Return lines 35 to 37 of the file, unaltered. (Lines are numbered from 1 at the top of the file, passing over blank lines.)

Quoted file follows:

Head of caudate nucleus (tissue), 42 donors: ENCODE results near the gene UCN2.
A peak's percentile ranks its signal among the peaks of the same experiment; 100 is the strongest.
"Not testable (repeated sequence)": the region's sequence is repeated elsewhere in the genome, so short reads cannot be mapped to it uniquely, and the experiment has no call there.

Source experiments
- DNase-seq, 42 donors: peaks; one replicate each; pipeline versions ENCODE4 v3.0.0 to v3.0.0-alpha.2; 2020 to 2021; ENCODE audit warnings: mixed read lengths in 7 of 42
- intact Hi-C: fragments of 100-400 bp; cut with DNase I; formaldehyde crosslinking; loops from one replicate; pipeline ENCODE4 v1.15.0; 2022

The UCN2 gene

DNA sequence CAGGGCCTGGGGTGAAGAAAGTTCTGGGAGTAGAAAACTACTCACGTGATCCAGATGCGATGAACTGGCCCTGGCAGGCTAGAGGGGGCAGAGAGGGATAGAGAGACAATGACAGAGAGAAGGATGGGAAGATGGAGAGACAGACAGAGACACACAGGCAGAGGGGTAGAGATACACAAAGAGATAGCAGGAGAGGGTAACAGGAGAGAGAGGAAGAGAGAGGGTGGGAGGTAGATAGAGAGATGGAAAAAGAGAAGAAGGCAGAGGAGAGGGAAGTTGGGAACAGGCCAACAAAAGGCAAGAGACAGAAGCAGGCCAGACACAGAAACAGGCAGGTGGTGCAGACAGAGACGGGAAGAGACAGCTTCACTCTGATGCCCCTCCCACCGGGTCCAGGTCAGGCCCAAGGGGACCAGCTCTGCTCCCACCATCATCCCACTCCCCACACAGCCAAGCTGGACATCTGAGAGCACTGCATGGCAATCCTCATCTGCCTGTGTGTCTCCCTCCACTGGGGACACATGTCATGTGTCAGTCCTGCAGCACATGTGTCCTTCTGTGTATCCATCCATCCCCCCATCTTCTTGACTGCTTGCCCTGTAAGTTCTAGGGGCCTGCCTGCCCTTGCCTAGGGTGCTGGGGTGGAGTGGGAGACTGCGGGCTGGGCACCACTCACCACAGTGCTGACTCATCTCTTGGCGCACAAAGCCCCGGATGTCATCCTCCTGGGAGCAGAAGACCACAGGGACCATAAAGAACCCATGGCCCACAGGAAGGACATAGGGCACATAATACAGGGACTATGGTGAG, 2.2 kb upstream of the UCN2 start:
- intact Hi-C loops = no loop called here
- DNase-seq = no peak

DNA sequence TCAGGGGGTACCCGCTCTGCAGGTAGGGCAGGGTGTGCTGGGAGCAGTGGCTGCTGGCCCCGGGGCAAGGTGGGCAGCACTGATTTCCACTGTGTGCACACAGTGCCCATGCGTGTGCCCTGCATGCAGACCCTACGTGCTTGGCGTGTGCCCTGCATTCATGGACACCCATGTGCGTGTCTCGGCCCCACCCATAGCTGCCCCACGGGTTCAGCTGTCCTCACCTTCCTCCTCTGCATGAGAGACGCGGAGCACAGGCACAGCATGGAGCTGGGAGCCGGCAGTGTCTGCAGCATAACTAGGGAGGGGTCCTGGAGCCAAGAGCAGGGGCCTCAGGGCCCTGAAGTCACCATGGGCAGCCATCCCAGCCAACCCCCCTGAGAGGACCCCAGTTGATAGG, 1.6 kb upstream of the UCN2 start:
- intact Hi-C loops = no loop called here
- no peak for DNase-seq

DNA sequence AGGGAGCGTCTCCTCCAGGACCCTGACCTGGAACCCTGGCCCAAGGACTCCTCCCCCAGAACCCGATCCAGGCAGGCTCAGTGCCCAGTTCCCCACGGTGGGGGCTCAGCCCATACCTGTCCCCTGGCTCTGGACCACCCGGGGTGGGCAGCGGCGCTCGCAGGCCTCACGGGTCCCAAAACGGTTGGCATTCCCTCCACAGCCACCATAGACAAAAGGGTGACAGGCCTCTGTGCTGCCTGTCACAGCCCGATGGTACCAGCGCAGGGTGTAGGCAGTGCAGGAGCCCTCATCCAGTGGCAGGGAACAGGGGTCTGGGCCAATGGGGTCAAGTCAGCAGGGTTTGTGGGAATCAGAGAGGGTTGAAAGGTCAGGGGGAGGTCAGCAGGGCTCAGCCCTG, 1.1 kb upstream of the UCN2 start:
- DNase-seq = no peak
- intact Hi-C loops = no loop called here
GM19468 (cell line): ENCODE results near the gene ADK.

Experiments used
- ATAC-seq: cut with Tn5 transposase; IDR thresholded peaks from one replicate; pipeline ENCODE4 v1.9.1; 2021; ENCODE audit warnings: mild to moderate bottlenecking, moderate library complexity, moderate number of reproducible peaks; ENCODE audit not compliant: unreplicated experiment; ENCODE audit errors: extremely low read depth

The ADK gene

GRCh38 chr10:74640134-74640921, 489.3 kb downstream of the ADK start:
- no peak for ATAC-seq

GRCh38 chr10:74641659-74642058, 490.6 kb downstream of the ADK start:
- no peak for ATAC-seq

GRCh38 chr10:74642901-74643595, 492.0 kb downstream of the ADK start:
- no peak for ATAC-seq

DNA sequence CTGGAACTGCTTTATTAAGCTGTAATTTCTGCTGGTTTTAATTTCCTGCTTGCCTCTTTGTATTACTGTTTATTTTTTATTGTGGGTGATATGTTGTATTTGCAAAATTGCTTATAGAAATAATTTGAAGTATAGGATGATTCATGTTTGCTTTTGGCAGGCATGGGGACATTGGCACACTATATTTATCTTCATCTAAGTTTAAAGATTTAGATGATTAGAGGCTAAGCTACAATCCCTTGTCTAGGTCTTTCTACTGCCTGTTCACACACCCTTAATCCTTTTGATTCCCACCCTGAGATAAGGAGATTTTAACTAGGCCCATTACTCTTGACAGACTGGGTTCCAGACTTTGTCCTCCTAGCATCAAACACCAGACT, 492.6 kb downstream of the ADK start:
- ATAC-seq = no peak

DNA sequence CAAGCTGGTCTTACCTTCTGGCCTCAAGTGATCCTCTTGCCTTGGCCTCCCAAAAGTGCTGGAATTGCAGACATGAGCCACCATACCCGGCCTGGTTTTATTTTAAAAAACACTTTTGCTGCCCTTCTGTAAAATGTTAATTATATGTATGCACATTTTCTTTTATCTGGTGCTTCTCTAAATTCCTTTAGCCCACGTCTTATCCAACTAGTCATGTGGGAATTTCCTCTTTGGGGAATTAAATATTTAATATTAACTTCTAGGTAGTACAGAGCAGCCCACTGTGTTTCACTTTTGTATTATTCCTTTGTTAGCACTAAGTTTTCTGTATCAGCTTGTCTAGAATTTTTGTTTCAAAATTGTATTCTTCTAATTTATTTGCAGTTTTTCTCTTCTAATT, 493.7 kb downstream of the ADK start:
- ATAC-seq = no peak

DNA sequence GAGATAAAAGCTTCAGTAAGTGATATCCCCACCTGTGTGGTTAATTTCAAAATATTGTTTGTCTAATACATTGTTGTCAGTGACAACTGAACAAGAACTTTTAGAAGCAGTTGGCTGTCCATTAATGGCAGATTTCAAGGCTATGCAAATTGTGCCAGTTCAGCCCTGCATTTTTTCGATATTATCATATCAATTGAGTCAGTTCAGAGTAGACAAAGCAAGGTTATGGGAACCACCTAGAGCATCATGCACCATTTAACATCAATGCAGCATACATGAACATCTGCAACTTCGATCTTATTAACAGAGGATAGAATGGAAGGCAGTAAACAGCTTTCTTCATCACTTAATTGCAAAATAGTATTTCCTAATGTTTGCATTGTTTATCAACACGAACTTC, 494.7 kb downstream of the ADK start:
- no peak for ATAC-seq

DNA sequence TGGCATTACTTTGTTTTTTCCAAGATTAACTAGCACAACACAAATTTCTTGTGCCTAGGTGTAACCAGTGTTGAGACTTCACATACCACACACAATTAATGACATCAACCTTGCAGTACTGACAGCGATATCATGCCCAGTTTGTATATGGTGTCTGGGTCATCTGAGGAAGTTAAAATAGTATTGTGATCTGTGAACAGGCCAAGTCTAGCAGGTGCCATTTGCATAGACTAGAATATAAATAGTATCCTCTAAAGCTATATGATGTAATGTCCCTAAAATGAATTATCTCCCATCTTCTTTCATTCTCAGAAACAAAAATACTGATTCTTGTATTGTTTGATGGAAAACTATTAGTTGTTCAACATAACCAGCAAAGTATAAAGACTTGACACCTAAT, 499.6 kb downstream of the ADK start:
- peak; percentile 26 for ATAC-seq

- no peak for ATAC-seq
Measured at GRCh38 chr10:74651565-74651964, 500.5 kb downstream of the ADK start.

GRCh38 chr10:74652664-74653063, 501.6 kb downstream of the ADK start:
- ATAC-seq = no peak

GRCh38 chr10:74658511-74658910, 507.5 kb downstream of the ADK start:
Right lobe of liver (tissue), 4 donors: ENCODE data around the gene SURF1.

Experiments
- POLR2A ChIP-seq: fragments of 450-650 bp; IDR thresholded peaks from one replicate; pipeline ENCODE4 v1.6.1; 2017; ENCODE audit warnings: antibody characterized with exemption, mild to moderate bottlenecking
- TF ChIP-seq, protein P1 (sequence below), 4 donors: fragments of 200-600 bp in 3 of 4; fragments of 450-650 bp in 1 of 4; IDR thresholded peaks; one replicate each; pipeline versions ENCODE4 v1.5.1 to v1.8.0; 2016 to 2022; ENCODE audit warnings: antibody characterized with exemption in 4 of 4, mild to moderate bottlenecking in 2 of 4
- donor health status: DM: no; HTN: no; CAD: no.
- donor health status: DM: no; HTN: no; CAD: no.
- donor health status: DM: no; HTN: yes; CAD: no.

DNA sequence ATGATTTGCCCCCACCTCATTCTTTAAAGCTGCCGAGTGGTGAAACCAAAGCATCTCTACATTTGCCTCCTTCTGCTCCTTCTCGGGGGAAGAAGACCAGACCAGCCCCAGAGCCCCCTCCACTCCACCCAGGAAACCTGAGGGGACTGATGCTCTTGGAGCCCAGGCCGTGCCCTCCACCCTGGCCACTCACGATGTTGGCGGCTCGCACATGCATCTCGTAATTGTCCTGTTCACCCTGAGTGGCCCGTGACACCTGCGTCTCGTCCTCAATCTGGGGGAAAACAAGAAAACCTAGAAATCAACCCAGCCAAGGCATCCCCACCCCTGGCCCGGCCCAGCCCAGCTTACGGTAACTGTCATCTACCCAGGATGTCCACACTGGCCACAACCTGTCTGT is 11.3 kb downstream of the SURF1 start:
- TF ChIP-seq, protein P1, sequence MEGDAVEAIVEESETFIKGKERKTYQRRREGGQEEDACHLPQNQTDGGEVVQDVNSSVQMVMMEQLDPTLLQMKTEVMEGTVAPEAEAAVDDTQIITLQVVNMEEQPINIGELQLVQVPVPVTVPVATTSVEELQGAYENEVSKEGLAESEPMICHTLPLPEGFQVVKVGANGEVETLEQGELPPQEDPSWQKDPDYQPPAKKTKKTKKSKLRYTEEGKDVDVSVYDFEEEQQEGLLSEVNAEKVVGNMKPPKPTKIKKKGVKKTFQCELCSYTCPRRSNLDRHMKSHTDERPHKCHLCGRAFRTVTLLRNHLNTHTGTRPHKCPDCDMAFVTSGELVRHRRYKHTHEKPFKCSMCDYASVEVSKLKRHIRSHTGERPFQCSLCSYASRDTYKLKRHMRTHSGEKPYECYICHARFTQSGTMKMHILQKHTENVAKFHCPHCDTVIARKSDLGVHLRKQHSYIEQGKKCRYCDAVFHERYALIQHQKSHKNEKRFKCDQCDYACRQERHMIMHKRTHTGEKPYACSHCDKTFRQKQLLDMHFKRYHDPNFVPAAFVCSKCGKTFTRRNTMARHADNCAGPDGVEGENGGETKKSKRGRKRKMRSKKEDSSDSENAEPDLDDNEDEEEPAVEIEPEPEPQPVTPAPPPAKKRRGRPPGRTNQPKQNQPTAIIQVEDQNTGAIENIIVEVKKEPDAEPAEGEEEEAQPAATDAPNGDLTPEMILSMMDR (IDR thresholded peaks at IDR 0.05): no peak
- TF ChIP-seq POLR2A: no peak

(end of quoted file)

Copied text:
- no peak for ATAC-seq
Measured at GRCh38 chr10:74651565-74651964, 500.5 kb downstream of the ADK start.

GRCh38 chr10:74652664-74653063, 501.6 kb downstream of the ADK start: